Orange que te quiero verde, that's Poeticah

The Visual Poetry of Poeticah explores the boundaries between poetry, languages, and traditional with computer visual art.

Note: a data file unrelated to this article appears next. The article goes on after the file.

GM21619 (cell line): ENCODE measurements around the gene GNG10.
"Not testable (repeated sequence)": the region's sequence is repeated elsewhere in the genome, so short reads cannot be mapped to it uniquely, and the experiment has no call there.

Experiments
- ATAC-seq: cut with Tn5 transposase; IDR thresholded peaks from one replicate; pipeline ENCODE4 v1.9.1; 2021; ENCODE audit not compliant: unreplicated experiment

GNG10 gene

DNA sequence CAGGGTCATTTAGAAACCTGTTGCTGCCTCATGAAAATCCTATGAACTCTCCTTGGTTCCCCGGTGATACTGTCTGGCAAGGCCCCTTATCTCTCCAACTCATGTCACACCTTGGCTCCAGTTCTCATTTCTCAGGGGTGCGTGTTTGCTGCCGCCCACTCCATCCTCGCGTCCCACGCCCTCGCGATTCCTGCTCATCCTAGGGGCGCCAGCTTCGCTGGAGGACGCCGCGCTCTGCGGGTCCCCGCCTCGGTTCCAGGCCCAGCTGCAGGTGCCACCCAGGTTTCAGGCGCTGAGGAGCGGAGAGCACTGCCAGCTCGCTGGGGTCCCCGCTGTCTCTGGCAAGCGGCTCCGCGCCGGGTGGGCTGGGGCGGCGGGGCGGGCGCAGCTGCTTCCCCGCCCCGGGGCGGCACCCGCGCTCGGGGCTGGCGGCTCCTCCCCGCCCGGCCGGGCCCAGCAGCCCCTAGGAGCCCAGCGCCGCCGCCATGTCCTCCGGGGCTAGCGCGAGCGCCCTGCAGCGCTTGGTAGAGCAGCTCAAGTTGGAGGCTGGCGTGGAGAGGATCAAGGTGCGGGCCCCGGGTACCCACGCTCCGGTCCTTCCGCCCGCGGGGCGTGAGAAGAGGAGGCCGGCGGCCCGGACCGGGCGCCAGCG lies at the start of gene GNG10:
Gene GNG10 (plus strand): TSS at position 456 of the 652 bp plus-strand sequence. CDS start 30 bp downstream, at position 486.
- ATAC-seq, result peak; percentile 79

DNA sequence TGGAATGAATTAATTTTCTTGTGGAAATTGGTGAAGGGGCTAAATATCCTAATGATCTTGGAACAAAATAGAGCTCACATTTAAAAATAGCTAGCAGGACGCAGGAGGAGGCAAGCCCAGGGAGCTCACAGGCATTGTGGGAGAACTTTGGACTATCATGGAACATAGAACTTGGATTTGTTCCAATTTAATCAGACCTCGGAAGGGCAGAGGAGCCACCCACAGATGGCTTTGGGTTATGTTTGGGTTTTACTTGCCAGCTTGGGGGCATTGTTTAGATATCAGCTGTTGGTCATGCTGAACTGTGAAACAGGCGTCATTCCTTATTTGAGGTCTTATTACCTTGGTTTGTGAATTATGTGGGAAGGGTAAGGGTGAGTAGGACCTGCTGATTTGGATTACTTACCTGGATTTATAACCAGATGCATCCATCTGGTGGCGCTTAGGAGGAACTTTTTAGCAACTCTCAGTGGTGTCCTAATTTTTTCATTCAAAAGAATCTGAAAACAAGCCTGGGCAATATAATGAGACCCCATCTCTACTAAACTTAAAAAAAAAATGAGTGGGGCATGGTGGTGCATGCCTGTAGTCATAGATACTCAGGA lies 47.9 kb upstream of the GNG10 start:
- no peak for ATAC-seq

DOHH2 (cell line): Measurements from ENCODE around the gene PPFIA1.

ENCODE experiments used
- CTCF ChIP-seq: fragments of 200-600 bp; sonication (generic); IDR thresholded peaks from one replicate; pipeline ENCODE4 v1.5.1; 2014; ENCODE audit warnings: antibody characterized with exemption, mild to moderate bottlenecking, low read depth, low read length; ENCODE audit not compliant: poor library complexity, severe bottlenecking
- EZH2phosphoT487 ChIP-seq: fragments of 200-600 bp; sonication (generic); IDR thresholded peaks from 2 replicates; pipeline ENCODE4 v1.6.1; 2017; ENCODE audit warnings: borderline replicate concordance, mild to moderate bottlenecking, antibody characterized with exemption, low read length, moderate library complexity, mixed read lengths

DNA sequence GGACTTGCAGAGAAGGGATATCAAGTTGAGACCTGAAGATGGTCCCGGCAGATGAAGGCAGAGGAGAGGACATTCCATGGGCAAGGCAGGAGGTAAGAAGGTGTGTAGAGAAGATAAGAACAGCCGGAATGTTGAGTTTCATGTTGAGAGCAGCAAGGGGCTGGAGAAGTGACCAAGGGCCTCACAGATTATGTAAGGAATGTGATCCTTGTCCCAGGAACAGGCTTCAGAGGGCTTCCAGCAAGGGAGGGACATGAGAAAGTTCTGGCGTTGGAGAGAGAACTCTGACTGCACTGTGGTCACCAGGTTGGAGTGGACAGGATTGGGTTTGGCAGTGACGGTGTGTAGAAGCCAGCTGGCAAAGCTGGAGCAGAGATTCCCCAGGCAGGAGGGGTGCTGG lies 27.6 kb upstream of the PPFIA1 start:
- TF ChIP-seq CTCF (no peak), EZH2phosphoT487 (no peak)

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American Matryoshka Dreamin' It is Pushkin when we call our grandmother Babushka. So Pushkin when we serenade her with our treasured Balalaika. What music is this language we hear? Lacking voiced or unvoiced bidentals, as in, "thank thee for the thaw", with its "r" rumbling like the "rrr-r" of that Ural motorcycle from our local bike shop. How pretty is this language we write? Peculiar Roman and Greek shapes, often shown as ornate fonts, next to colorful onion-shaped domes, on our dresses, shirts, signs, and blouses. The Lada, from Vaz of America, solid, affordable, what many of our workers drive. If work stings like the Siberian Steppe in winter, we can drive our Lada back to our Dacha to cozy up to a hearty Borsch. Models of little Sputniks warm our bodies with friendship and adventure. World peace frontiers shine miniature figures of Mir on our faces. The International Space Station, orbiting earth, mingles our warmth in cherished spaces. Shots of Stolichnaya bites of the special, dark bread, the elegance of Fabergé eggs, the wonder in the fairytale images on lacquer boxes, soften the blades of our mass produced lives. The faces of Matryoshki (cute round-faced girls, Eastern Orthodox icons, politicians lampooned) unlock iron gates to our holy family hearth. This Matryoshka dreamin' rekindles the spirit of old Glasnost, melting the Gulag of our icy American pride. All this is why the American people can warmly wave Do Svidanya to the Cold War. <<Writings>>